iPad Air: Gulf becomes the latest airline to carry iPad electronic flight bags

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Gulf Air, the Kingdom of Bahrain’s flagship air carrier, has become the latest airline to participate in an iPad-based electronic flight bag program. The program will see Gulf Air purchase 355 iPads, to be distributed throughout the airline’s fleet.

“We are proud of our existing strategic relationship with VIVA Bahrain and pleased to extend this partnership to include the provision of iPad devices as part of Gulf Air’s Electronic Flight Bag project,” says Gulf Air Acting CEO Maher Salman Al Musallam. “This is an essential component of our ongoing commitment to all new technology that provides integrated solutions for managing information in the air and on the ground.”

The iPads will be used to replace heavy kitbags traditionally carried by pilots and crew — thereby saving weight and, therefore, fuel.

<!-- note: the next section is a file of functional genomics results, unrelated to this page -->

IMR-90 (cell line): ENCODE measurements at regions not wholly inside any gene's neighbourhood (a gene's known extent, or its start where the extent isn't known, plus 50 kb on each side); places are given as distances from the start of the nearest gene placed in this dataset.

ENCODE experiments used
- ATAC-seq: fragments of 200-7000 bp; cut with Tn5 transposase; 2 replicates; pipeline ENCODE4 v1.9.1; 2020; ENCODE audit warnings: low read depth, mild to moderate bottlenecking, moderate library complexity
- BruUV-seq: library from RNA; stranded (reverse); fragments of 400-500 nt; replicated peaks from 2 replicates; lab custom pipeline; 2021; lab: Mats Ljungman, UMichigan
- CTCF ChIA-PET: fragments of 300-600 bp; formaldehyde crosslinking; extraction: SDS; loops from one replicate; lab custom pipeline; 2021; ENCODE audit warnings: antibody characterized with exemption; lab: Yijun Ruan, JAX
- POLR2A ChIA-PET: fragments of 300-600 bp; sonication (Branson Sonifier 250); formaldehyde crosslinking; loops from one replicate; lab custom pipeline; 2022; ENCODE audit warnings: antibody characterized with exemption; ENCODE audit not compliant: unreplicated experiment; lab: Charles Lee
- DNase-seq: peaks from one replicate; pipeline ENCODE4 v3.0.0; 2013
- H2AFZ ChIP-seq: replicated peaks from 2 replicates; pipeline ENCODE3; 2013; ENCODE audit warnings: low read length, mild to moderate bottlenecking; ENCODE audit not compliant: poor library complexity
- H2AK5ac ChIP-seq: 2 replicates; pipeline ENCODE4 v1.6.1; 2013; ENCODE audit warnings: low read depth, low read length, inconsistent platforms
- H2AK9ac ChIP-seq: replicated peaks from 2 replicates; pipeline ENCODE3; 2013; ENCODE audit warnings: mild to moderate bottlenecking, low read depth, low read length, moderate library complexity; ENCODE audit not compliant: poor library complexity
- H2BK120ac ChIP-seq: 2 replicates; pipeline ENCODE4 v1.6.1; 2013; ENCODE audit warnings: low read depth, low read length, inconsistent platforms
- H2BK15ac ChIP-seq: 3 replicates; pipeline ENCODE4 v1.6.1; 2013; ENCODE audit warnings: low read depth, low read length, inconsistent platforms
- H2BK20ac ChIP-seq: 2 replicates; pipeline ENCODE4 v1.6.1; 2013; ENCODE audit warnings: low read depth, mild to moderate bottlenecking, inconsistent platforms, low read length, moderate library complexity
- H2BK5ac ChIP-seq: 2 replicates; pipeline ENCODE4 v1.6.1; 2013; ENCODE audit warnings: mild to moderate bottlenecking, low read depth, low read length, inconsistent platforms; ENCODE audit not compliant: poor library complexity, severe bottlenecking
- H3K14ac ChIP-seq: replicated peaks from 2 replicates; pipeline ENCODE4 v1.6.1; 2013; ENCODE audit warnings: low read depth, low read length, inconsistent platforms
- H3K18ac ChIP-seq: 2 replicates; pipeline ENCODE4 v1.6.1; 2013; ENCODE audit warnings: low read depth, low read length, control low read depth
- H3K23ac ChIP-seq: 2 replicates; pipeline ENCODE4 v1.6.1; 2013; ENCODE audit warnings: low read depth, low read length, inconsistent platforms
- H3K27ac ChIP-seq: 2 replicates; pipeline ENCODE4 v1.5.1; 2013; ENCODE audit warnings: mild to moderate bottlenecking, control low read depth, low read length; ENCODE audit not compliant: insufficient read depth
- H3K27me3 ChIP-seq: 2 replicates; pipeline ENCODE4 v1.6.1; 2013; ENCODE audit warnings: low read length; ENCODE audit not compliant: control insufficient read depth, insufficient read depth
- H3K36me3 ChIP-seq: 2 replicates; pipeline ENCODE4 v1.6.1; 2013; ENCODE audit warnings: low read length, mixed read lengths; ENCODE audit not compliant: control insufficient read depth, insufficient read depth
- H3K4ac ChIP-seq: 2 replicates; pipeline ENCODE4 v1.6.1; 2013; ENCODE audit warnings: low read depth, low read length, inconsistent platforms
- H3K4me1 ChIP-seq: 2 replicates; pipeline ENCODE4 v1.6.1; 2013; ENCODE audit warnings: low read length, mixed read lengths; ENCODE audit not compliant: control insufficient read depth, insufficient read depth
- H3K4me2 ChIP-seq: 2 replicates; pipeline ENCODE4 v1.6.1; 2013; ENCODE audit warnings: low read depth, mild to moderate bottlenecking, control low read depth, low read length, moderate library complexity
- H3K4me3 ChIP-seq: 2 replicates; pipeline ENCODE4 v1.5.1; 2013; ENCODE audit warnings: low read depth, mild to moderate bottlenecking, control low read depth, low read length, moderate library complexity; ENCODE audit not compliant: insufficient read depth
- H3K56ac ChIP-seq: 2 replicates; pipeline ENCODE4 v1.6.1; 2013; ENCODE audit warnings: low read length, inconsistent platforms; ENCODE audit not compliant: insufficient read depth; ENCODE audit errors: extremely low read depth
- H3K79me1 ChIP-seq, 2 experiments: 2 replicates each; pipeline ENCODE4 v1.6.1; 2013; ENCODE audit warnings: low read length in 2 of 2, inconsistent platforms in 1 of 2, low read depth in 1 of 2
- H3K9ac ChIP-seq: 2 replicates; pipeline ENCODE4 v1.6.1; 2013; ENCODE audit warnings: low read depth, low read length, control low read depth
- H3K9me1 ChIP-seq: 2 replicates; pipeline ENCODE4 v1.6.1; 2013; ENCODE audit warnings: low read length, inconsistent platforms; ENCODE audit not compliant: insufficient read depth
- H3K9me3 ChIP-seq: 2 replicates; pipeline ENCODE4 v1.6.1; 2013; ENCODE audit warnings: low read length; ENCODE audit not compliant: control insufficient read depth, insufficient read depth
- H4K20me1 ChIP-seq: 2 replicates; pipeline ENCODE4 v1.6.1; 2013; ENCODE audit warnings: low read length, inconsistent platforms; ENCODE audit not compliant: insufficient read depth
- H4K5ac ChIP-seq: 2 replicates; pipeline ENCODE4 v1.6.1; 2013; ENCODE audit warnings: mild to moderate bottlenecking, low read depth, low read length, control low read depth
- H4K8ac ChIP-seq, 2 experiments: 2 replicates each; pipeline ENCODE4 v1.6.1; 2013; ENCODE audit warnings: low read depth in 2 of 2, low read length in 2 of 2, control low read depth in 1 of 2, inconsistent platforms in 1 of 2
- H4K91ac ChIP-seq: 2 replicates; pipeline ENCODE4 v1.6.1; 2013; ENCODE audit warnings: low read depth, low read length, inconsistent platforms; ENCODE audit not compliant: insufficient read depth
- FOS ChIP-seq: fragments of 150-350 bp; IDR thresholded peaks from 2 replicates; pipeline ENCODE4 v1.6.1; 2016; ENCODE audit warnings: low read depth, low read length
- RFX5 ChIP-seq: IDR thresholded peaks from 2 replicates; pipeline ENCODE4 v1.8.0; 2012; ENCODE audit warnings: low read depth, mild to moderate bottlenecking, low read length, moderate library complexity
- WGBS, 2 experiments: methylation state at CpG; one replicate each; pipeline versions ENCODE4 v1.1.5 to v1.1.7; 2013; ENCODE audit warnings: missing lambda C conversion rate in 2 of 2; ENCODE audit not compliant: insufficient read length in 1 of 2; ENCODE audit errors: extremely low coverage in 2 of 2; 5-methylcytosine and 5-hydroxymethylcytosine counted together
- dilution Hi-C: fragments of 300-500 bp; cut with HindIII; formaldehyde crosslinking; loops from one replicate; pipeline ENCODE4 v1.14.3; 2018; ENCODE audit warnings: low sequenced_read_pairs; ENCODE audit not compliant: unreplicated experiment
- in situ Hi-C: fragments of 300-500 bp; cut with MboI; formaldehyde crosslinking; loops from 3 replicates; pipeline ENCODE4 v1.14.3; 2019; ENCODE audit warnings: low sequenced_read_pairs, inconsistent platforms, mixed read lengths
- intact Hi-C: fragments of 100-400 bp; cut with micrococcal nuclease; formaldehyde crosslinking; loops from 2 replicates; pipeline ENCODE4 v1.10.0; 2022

“At Gulf Air we always endeavor to leverage the latest technologies in order to improve the efficiency of the airline’s operations and provide better services to our passengers,” says Gulf Air Director Information Technology, Dr. Jassim Haji. “This collaboration ensures we deliver the latest technology to our team and, as a result, to our passengers.”

As noted, Gulf Air isn’t the first airline to use iPads in this way.

Following the U.S. Federal Aviation Administration’s decision to allow airlines to use tablets as electronic flight bags, in 2011 Delta became the first airline to issue iPads to its pilots for in-flight access to equipment manuals, flight charts, and Wi-Fi.

The U.S. Air Force is also using iPad EFBs to cut down on fuel costs, and estimates that this will result in saving the branch’s cargo unit around $750,000 in fuel and $5 million in printing costs per year.

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Luke DormehlLuke Dormehl is a UK-based journalist and author, with a background working in documentary film for Channel 4 and the BBC. He is the author of The Formula: How Algorithms Solve All Our Problems, And Create More and The Apple Revolution, both published by Penguin/Random House. His tech writing has also appeared in Wired, Fast Company, Techmeme, and other publications. He'd like you a lot if you followed him on Twitter.

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